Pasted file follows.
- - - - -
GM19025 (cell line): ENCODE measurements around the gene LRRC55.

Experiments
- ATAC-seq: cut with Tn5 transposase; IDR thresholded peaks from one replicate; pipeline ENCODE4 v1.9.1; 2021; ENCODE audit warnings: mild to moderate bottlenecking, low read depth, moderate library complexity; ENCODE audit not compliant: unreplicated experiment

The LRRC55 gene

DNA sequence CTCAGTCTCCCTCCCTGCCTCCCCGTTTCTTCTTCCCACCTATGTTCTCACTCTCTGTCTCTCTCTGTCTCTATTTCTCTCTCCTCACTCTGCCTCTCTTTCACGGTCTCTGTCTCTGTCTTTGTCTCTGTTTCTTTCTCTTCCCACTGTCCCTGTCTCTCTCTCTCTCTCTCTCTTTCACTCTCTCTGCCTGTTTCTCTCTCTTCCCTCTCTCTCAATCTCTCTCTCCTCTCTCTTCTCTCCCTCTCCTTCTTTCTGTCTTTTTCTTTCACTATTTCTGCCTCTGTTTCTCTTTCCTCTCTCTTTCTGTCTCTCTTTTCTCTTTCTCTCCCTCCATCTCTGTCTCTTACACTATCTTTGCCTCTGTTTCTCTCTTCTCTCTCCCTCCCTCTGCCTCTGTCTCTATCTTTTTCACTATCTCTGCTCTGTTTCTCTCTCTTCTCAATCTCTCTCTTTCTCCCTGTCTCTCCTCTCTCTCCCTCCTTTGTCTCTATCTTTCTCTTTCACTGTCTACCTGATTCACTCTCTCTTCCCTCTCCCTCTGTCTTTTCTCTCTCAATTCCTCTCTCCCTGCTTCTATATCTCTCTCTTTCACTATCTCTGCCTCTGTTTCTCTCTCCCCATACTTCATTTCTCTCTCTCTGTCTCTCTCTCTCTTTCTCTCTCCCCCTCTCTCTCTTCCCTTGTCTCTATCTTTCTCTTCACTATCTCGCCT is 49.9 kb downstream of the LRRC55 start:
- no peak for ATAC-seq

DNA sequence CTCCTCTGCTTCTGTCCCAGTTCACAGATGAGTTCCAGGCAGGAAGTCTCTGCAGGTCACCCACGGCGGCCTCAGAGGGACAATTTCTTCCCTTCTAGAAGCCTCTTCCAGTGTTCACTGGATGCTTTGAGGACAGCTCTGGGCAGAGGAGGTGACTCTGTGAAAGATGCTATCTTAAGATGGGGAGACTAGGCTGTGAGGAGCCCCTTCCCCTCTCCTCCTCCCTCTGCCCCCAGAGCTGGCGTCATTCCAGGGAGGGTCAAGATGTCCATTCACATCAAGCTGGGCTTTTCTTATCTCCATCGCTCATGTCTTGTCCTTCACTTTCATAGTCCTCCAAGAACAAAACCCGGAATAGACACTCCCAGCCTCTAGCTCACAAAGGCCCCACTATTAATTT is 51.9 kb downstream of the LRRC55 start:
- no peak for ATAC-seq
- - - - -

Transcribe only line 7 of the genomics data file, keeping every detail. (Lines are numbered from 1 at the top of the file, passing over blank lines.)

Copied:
DNA sequence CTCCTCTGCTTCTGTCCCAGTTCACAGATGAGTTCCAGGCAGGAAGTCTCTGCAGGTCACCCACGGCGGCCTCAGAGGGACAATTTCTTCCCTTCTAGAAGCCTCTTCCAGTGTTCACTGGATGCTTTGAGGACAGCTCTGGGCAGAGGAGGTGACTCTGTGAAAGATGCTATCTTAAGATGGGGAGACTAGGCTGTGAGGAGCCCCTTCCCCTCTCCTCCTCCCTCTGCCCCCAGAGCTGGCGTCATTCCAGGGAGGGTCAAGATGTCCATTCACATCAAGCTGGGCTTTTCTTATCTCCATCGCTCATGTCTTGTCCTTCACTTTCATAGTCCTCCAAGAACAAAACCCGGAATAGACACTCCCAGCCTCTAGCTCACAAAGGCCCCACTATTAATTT is 51.9 kb downstream of the LRRC55 start: